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The Behavior of Risk and Market Prices of Risk Over the Nasdaq Bubble Period

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  • Gurdip Bakshi

    () (Smith School of Business, University of Maryland, College Park, Maryland 20742)

  • Liuren Wu

    () (Zicklin School of Business, Baruch College, City University of New York, New York, New York 10010)

Abstract

We exploit the information in the options market to study the variations of return risk and market prices of different sources of risk during the rise and fall of the Nasdaq market. We specify a model that accommodates fluctuations in both risk levels and market prices of different sources of risk, and we estimate the model using the time-series returns and option prices on the Nasdaq 100 tracking stock. Our analysis reveals three key variations during the period from March 1999 to March 2001. First, return volatility increased together with the rising Nasdaq index level, even though the two tend to move in opposite directions. Second, although the market price of diffusion return risk averages around 1.82 over the whole sample, the estimates reached negative territory at the end of 1999. The estimates reverted back to highly positive values after the collapse of the Nasdaq market. Third, the market price of jump risk increased with the rising Nasdaq valuation, and this increase in market price coincided with an increased imbalance in open interest between put and call options.

Suggested Citation

  • Gurdip Bakshi & Liuren Wu, 2010. "The Behavior of Risk and Market Prices of Risk Over the Nasdaq Bubble Period," Management Science, INFORMS, vol. 56(12), pages 2251-2264, December.
  • Handle: RePEc:inm:ormnsc:v:56:y:2010:i:12:p:2251-2264
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    File URL: http://dx.doi.org/10.1287/mnsc.1100.1256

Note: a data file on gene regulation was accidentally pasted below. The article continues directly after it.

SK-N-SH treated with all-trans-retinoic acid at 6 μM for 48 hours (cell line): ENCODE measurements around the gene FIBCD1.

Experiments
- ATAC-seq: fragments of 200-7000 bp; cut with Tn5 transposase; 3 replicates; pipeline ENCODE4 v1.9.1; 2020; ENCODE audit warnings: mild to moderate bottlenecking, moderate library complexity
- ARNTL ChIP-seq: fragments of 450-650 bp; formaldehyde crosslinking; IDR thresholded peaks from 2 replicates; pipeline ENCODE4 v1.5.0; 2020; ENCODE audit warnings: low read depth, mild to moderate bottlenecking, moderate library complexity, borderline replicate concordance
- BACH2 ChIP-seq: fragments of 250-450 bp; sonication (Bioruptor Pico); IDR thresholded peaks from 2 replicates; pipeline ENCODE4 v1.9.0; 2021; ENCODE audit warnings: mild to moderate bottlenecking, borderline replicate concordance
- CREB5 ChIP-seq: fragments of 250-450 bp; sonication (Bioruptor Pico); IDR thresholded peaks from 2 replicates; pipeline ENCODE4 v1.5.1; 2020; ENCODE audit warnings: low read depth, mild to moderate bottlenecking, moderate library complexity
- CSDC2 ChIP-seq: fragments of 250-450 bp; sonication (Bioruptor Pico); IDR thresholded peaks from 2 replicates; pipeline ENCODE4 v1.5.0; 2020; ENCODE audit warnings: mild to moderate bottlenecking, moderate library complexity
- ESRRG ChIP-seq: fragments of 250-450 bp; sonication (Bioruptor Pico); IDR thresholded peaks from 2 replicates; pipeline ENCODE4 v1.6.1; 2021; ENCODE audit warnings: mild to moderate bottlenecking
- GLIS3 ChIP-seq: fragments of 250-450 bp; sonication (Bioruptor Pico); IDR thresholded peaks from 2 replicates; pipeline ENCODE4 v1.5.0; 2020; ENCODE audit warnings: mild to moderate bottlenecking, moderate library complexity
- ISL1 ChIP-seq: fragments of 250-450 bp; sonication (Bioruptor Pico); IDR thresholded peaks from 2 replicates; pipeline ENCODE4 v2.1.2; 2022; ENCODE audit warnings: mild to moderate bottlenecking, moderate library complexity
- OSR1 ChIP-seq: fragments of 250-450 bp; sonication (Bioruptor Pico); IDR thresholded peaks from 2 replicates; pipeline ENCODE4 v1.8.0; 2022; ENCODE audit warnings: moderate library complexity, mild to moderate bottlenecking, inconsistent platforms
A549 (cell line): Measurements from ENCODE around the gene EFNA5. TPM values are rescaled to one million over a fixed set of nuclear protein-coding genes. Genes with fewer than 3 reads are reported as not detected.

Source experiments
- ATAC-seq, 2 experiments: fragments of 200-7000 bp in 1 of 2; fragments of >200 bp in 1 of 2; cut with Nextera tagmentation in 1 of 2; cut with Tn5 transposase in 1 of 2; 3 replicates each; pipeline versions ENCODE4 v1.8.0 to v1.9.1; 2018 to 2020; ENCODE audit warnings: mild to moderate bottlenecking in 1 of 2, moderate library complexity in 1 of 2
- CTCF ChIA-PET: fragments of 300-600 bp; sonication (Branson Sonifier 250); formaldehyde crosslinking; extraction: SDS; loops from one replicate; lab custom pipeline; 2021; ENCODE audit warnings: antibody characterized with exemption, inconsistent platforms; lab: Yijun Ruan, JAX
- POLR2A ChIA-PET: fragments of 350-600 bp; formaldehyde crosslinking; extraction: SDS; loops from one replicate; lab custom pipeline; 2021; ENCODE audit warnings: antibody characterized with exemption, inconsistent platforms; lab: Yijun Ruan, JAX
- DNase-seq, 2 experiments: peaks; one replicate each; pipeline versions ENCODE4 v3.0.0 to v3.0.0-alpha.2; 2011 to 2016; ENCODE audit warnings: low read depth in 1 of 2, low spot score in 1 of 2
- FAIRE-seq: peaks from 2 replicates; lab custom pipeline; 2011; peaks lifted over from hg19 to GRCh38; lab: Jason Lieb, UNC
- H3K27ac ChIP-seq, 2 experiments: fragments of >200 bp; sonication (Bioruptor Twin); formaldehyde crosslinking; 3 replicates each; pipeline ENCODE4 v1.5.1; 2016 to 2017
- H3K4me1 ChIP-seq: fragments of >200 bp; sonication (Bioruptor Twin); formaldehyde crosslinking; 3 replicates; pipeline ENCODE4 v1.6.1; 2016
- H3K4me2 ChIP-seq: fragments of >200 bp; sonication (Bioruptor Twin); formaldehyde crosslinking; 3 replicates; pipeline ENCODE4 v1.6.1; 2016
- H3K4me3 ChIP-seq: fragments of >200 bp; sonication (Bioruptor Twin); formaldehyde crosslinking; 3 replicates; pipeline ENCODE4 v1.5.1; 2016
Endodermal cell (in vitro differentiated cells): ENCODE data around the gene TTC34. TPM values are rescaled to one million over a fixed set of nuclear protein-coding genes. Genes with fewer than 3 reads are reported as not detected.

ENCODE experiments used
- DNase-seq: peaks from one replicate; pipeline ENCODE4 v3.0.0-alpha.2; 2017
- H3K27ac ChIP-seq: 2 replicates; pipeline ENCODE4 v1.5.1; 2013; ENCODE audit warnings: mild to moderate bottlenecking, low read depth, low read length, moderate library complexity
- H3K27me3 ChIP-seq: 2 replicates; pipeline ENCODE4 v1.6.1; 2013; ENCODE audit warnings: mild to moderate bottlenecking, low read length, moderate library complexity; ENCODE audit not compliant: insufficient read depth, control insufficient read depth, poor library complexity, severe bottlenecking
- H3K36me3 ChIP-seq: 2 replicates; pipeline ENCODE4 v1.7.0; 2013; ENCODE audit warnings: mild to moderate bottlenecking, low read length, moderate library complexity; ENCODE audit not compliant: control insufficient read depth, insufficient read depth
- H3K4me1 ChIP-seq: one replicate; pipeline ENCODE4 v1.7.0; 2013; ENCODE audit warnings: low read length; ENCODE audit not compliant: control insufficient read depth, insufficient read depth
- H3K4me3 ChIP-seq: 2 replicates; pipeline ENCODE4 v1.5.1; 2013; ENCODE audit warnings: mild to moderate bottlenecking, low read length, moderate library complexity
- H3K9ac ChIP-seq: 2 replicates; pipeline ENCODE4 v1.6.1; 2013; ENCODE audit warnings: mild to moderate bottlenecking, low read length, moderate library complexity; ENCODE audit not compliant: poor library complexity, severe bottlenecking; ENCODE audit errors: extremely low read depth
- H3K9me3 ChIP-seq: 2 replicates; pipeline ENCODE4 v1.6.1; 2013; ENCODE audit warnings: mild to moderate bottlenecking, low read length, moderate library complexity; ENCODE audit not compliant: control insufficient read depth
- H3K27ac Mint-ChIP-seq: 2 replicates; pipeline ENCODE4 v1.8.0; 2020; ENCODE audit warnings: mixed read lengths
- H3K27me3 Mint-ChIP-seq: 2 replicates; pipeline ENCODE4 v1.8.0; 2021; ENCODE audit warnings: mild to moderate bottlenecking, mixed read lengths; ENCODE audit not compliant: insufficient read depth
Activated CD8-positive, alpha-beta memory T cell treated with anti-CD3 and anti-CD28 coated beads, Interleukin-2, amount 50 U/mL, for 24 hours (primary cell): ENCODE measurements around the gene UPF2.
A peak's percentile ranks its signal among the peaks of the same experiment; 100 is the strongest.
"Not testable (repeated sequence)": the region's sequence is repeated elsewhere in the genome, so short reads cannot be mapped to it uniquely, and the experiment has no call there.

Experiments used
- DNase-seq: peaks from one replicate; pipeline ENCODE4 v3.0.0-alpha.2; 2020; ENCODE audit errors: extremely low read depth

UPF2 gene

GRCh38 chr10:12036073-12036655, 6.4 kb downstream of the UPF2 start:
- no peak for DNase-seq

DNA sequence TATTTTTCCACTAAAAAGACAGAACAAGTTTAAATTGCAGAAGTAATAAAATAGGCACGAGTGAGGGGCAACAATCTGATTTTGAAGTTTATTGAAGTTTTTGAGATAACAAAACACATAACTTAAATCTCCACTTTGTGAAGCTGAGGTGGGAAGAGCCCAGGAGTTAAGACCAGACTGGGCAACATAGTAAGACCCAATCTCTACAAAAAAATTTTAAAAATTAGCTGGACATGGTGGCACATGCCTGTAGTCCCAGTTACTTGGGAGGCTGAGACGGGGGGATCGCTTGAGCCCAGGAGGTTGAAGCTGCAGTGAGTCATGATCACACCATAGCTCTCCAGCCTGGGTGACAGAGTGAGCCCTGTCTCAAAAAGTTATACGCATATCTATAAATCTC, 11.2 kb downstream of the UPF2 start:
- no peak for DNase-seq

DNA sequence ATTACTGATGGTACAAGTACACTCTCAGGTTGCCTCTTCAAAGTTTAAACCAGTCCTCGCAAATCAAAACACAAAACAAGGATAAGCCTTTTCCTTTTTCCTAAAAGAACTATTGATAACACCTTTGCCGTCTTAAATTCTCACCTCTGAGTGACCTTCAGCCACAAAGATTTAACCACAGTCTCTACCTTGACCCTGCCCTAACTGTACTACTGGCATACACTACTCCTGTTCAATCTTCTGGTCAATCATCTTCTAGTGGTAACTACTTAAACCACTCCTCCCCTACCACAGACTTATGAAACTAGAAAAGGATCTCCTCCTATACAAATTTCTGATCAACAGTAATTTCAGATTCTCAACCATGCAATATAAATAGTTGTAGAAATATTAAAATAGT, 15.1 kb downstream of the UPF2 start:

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    References listed on IDEAS

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    Cited by:

    1. Andrés Mirantes & Javier Población & Gregorio Serna, 2015. "Commodity derivative valuation under a factor model with time-varying market prices of risk," Review of Derivatives Research, Springer, pages 75-93.
    2. Kanniainen, Juho & Piché, Robert, 2013. "Stock price dynamics and option valuations under volatility feedback effect," Physica A: Statistical Mechanics and its Applications, Elsevier, vol. 392(4), pages 722-740.
    3. Douglas W. Blackburn & Andrey D. Ukhov, 2013. "Individual vs. Aggregate Preferences: The Case of a Small Fish in a Big Pond," Management Science, INFORMS, pages 470-484.
    4. Ornthanalai, Chayawat, 2014. "Lévy jump risk: Evidence from options and returns," Journal of Financial Economics, Elsevier, vol. 112(1), pages 69-90.
    5. Fabozzi, Frank J. & Leccadito, Arturo & Tunaru, Radu S., 2014. "Extracting market information from equity options with exponential Lévy processes," Journal of Economic Dynamics and Control, Elsevier, vol. 38(C), pages 125-141.
    6. Kiesel, Rüdiger & Rahe, Florentin, 2017. "Option pricing under time-varying risk-aversion with applications to risk forecasting," Journal of Banking & Finance, Elsevier, vol. 76(C), pages 120-138.
    7. Juho Kanniainen & Robert Pich'e, 2012. "Stock Price Dynamics and Option Valuations under Volatility Feedback Effect," Papers 1209.4718, arXiv.org.
    8. Slim, Skander, 2016. "On the source of stochastic volatility: Evidence from CAC40 index options during the subprime crisis," Physica A: Statistical Mechanics and its Applications, Elsevier, vol. 463(C), pages 63-76.

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